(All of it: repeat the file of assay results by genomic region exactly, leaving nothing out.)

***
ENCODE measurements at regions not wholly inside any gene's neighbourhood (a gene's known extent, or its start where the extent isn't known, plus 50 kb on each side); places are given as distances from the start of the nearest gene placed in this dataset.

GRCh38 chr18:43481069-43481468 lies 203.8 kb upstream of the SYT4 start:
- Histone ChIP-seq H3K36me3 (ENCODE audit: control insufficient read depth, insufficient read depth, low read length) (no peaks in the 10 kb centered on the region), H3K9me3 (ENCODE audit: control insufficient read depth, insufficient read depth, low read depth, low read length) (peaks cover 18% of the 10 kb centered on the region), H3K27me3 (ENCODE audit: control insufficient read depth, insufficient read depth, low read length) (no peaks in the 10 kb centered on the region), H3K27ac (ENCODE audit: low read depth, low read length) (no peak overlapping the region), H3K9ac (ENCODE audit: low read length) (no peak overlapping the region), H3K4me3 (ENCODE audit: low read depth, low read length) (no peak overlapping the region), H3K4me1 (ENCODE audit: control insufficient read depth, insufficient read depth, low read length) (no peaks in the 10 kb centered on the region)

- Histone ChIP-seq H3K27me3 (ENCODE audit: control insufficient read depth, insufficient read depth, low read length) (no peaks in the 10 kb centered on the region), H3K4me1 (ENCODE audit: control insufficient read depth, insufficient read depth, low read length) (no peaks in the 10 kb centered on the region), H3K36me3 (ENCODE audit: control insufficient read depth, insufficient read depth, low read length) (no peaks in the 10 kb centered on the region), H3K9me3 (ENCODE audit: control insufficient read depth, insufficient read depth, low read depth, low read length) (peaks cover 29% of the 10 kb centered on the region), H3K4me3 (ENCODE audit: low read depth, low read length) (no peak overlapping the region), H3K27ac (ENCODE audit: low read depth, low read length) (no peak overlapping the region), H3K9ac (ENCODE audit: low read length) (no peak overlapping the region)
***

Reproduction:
ENCODE measurements at regions not wholly inside any gene's neighbourhood (a gene's known extent, or its start where the extent isn't known, plus 50 kb on each side); places are given as distances from the start of the nearest gene placed in this dataset.

GRCh38 chr18:43481069-43481468 lies 203.8 kb upstream of the SYT4 start:
- Histone ChIP-seq H3K36me3 (ENCODE audit: control insufficient read depth, insufficient read depth, low read length) (no peaks in the 10 kb centered on the region), H3K9me3 (ENCODE audit: control insufficient read depth, insufficient read depth, low read depth, low read length) (peaks cover 18% of the 10 kb centered on the region), H3K27me3 (ENCODE audit: control insufficient read depth, insufficient read depth, low read length) (no peaks in the 10 kb centered on the region), H3K27ac (ENCODE audit: low read depth, low read length) (no peak overlapping the region), H3K9ac (ENCODE audit: low read length) (no peak overlapping the region), H3K4me3 (ENCODE audit: low read depth, low read length) (no peak overlapping the region), H3K4me1 (ENCODE audit: control insufficient read depth, insufficient read depth, low read length) (no peaks in the 10 kb centered on the region)

- Histone ChIP-seq H3K27me3 (ENCODE audit: control insufficient read depth, insufficient read depth, low read length) (no peaks in the 10 kb centered on the region), H3K4me1 (ENCODE audit: control insufficient read depth, insufficient read depth, low read length) (no peaks in the 10 kb centered on the region), H3K36me3 (ENCODE audit: control insufficient read depth, insufficient read depth, low read length) (no peaks in the 10 kb centered on the region), H3K9me3 (ENCODE audit: control insufficient read depth, insufficient read depth, low read depth, low read length) (peaks cover 29% of the 10 kb centered on the region), H3K4me3 (ENCODE audit: low read depth, low read length) (no peak overlapping the region), H3K27ac (ENCODE audit: low read depth, low read length) (no peak overlapping the region), H3K9ac (ENCODE audit: low read length) (no peak overlapping the region)